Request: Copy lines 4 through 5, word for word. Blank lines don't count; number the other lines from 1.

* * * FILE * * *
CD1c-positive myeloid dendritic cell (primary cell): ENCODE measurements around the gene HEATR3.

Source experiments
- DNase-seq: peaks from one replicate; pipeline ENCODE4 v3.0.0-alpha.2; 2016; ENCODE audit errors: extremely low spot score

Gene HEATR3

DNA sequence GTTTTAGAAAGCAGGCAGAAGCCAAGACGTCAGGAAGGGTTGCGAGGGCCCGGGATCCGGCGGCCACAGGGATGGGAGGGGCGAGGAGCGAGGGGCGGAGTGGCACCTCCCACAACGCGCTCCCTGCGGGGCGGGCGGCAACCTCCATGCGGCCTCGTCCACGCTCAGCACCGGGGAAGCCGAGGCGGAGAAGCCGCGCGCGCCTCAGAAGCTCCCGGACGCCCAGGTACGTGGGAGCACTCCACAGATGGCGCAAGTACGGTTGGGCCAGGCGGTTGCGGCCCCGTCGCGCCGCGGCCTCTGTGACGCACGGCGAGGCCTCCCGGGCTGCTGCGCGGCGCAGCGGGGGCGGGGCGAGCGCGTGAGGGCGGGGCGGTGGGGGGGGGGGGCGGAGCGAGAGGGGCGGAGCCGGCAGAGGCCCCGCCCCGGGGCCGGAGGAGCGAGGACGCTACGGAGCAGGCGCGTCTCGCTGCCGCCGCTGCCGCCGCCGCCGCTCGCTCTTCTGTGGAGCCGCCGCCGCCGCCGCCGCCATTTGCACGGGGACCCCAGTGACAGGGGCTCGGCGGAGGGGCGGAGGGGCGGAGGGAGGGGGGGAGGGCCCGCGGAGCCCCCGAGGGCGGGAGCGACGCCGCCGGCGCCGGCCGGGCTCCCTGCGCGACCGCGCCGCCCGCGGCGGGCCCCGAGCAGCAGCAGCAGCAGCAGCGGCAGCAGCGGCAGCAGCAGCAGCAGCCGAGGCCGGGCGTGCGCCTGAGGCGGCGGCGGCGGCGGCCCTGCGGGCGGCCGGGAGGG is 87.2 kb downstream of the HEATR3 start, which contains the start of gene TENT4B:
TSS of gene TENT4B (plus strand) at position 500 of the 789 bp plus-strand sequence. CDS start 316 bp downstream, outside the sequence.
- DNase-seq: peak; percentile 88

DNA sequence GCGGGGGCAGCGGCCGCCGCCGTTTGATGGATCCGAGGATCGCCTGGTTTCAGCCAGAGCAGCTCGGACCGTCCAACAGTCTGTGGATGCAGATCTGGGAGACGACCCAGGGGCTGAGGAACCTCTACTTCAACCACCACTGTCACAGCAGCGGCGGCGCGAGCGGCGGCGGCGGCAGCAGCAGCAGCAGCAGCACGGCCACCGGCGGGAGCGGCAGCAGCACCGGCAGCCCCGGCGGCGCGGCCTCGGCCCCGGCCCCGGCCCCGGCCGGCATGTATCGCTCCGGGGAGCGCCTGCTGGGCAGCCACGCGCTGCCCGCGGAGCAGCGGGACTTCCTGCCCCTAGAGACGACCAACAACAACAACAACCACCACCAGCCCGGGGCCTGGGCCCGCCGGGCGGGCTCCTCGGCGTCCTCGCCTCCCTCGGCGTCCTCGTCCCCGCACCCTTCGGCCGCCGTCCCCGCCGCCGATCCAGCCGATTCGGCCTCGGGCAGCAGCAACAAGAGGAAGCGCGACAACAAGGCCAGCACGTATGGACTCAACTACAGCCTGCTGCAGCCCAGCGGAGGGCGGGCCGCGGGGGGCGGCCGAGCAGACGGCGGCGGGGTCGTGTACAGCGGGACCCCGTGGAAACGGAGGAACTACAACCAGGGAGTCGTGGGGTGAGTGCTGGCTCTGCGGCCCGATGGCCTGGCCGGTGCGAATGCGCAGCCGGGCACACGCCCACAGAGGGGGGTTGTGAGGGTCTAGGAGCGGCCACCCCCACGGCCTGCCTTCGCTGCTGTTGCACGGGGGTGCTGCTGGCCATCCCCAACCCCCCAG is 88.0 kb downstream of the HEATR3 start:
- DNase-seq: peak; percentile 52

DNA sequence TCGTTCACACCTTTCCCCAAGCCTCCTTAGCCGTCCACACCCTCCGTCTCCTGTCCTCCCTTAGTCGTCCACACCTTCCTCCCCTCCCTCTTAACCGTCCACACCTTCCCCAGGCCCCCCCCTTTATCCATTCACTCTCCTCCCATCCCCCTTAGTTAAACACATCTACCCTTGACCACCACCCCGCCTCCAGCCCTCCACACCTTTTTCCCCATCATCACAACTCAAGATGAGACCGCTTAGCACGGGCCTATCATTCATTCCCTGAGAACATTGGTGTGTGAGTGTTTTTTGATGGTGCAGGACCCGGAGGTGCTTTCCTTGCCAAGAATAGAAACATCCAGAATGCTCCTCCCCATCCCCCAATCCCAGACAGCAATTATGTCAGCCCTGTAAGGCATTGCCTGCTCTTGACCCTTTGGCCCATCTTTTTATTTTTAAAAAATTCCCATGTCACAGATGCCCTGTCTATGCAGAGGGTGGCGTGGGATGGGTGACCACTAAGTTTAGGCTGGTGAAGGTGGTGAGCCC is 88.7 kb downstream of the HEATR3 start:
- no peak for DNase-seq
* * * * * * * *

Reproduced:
Gene HEATR3

DNA sequence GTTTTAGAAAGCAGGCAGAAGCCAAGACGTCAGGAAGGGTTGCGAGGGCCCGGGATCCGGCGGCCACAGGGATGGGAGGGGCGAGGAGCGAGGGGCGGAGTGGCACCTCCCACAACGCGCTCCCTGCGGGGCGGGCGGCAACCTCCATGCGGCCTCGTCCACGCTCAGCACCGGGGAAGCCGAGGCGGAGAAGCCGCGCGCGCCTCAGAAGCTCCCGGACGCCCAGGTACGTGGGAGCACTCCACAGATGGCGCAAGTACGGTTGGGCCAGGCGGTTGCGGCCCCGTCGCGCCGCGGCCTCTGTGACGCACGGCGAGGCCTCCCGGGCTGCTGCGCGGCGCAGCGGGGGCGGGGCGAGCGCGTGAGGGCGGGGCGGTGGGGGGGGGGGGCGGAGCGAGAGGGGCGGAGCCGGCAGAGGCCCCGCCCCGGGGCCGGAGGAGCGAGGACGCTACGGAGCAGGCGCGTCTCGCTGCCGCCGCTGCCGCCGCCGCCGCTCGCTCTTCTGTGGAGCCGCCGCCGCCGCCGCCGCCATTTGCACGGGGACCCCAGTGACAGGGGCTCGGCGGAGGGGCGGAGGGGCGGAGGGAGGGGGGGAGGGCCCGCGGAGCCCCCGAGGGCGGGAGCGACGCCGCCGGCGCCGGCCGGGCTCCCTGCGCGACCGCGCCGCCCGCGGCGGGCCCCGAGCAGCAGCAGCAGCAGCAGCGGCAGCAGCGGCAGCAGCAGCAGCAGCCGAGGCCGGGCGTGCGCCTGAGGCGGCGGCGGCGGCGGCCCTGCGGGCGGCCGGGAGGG is 87.2 kb downstream of the HEATR3 start, which contains the start of gene TENT4B: